While in the veterinary waiting room, you should keep your dog close to you and under control at all times. If you can’t, then you should ask the receptionist if there’s a better place to wait, or take your dog outside until he’s ready to be seen by the vet. Also, use a regular leash instead of the retractable kind, so you’ll have better control over your dog’s movement. If you’re bringing in multiple dogs, make sure you can handle them and if not, have another adult come with you.

“Pet-iquette”

Don’t pet other people’s dogs unless you ask them first. This is a rule you should follow no matter where you are, but especially at the vets. Even normally friendly animals may react aggressively in this strange and stressful environment. And please don’t let your dog approach other people unless they tell you they want them to. Some people are afraid of dogs, and some just plain don’t like them. As hard as that might be for dog owners to believe, it’s true. I like dogs myself, but I don’t like being jumped on, licked or sniffed in private places.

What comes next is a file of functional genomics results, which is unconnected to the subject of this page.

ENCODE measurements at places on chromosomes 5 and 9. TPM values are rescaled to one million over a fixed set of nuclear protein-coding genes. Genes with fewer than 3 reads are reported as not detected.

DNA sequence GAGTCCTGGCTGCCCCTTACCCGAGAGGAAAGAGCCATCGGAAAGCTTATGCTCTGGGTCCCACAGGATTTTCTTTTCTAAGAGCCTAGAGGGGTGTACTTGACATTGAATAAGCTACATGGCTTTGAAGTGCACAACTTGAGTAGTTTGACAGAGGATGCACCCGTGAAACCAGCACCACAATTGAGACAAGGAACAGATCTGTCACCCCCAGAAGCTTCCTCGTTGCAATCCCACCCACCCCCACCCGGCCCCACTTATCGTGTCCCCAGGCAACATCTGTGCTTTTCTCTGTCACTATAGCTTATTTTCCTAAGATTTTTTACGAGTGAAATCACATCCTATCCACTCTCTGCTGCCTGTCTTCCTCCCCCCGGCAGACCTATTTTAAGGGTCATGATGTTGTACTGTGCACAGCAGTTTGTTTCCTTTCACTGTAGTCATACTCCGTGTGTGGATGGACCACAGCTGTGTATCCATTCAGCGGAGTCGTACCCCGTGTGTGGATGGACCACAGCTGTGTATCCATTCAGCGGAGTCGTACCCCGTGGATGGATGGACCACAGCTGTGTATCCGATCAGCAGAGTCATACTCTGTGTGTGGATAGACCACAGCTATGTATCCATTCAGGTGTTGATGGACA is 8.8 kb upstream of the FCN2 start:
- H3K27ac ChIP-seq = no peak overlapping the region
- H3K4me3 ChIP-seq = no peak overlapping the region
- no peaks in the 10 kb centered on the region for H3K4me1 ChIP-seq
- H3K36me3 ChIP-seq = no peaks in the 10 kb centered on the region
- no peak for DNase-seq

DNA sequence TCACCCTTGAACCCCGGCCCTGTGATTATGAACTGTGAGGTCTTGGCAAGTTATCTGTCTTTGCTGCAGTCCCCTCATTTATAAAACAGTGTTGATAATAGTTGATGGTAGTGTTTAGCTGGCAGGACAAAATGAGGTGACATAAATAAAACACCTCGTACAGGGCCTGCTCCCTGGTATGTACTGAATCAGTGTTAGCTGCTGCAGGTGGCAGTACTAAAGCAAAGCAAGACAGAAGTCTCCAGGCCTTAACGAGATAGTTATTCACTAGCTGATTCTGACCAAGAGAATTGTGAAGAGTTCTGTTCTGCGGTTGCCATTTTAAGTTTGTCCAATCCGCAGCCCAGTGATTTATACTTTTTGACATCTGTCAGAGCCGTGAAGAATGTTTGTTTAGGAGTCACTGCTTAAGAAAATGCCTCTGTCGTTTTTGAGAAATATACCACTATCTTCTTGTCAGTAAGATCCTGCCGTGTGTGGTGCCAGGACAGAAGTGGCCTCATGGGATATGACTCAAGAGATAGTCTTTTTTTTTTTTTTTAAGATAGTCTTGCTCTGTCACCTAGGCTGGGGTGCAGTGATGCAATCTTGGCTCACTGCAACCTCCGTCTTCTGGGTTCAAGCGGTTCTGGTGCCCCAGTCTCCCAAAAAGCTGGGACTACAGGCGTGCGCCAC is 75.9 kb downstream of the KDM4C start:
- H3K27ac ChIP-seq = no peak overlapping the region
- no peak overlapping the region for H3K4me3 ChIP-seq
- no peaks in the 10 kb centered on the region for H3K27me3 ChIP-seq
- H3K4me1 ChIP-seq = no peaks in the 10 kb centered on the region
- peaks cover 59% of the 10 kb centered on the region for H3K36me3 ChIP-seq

Socialize at the dog park, not the vets

The veterinary waiting room is not the place to let your dog do the “meet and greet” with other dogs. No matter how well you think you know your dog, this unfamiliar environment could cause them to act unpredictably. Moreover, you have no idea how other dogs will react, and you could find yourself needing to break up a dog fight. Incidentally, it’s always a good idea to know ahead of time how to break up dog fights – read this article to get some great tips.

Don’t feed other people’s pets